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MG’s #Science Voices: Is lightning’s ‘blast’ as bad as its strike?

How close does a person have to be to a lightning strike to be at risk? How far does this pressure blast wave extend? Ryan Blumenthal, a PhD candidate at the University of the Witwatersrand, has been researching lightning’s pressure blast wave effect on humans for the past 10 years. This newly emerging field is known…

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#Science Voices: A new ready-to-eat twist on old grains

A locally produced nutritious ready-to-eat composite meal produced from locally available indigenous grains using non-traditional low cost processing methods could be a possible solution to the malnutrition situation in rural African communities. Nokuthula Vilakati, a PhD candidate at the University of Pretoria, does research on this.This is her story in the Mail & Guardian’s Science Voices…

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Save indigenous Zulu sheep and you save rural farmers

Zulu sheep are valuable to farmers because of their ability to brace the harsh environment in the KwaZulu-Natal region, writes Thembinkosi “Mnqobi” Xulu, a MSc candidate at the University of Zululand. This article was first featured in the Mail & Guardian’s Science Voices supplement. In the green plains of Zululand in KwaZulu-Natal, small skinny sheep graze. With their…

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Science Voices: Meatless Mondays might be harmful in SA

Is skipping out on a meaty meal to save the environment doing more harm than good? Nicolette Hall, a PhD candidate at the University of Pretoria, explains in an article that is part of the Mail & Guardian newspaper’s Science Voices series. It began as a solidarity and social responsibility campaign during the World Wars to…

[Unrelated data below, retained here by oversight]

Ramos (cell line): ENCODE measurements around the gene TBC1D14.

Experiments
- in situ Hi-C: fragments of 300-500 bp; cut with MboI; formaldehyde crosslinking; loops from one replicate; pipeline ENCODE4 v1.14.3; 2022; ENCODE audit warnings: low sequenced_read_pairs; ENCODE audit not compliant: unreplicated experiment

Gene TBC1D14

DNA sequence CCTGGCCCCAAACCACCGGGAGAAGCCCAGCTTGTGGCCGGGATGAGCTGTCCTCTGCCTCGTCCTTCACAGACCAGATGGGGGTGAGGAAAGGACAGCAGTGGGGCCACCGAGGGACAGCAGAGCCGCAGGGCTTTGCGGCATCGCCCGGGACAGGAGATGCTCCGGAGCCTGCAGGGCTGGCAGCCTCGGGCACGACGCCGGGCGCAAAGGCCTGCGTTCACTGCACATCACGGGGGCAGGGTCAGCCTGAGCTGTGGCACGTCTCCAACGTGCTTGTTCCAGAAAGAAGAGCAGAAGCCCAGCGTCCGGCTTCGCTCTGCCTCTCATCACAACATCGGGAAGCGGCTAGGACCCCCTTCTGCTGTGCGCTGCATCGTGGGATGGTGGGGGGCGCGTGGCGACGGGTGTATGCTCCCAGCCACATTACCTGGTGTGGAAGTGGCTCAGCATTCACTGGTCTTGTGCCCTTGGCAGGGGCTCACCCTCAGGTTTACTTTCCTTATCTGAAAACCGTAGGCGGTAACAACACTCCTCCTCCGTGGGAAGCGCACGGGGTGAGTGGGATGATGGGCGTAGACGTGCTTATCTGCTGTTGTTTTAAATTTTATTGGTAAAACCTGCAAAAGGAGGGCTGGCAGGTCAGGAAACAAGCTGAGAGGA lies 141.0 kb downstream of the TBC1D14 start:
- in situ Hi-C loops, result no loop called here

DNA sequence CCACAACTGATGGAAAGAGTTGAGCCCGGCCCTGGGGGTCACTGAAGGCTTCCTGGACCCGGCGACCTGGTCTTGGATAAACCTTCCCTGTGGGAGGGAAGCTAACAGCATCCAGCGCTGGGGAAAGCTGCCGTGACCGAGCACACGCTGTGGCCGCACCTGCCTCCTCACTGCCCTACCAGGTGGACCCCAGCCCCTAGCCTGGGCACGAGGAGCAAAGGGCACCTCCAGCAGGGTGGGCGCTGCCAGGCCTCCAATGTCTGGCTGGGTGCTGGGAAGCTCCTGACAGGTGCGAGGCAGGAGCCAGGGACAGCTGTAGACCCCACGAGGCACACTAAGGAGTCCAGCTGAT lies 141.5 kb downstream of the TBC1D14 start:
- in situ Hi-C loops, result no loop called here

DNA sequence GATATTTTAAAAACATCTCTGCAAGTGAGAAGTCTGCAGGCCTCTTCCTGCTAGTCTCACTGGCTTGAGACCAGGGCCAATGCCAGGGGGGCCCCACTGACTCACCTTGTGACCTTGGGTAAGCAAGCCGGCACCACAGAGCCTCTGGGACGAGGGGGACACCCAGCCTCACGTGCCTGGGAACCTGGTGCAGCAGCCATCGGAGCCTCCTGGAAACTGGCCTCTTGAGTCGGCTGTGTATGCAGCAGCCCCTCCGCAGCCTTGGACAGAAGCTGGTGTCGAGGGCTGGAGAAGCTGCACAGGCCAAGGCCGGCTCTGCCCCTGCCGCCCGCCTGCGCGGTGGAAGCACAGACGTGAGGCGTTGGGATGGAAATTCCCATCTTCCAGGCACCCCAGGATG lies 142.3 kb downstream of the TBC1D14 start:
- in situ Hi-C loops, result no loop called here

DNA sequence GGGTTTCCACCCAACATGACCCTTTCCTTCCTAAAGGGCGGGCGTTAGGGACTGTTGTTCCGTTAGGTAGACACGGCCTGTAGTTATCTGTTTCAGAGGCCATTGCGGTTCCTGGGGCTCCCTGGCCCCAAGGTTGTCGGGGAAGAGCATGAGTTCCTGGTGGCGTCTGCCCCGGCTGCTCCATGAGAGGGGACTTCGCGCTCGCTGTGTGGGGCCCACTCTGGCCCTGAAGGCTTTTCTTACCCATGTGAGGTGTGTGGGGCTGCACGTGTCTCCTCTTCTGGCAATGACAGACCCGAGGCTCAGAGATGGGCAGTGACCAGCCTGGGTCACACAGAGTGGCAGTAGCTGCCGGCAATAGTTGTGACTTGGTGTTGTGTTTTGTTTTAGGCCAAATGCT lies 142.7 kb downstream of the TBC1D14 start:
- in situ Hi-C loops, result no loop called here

Arvind Ramessur of UNISA (Photo: HARTRAO)

Science Voices: Astrophysical jets in distant galaxy could teach us physics

In the dark and cold chasm of space, huge jets of charged particles erupt around a super-massive black hole, writes Arvind Ramessur, a MSc candidate at the University of South Africa (UNISA). Black holes, whose gravitational pull is so strong that not even light can escape, are usually found in the hearts of galaxies, known as active…

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SCIENCE VOICES: Finding ways to prevent cricket injuries

Pace bowlers are at particular risk of sustaining injuries, writes Benita Olivier, a PhD candidate at the University of the Witwatersrand. There is a great need for research to help with such injury prevention. Dale Steyn is performing a stylish delivery — a gentle run-up, a slight side bend — resulting in an astonishing ball…

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SCIENCE VOICES: ‘Insect farming’ a possible industry for rural communities

For some southern African communities, stinkbugs are a culinary delicacy, writes Cathy Dzerefos in an article that forms part of the Mail & Guardian’s Science Voices series. Dzerefos is a PhD candidate at the University of the Witwatersrand. “If you have thongolifha you can leave the meat!” says a middle-aged office worker at Komatiland Forests. “Thongolifha is…